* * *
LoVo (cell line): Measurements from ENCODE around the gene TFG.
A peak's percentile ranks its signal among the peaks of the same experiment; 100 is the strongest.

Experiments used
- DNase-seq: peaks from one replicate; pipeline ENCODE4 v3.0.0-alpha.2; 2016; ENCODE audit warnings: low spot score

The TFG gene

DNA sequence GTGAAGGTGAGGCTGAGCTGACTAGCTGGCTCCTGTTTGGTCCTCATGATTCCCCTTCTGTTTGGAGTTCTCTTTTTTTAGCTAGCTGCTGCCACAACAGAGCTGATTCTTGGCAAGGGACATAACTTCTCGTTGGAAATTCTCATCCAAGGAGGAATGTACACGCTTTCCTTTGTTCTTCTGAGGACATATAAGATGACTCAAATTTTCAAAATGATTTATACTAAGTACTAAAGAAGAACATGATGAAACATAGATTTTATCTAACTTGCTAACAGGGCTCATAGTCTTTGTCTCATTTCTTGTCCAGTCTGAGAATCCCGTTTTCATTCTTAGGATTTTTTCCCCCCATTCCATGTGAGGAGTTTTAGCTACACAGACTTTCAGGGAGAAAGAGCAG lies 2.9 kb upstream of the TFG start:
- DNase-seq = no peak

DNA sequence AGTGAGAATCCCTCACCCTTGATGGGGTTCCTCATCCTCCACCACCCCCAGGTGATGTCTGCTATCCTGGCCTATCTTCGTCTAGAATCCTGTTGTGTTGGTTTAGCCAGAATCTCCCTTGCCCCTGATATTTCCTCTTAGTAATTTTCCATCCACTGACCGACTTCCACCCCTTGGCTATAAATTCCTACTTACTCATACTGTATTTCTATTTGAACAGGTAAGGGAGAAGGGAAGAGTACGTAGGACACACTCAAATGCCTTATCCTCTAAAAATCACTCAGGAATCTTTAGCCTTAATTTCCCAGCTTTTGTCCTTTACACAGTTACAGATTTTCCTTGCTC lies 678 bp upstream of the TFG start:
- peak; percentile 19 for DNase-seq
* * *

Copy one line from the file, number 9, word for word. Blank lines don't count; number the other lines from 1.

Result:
- peak; percentile 19 for DNase-seq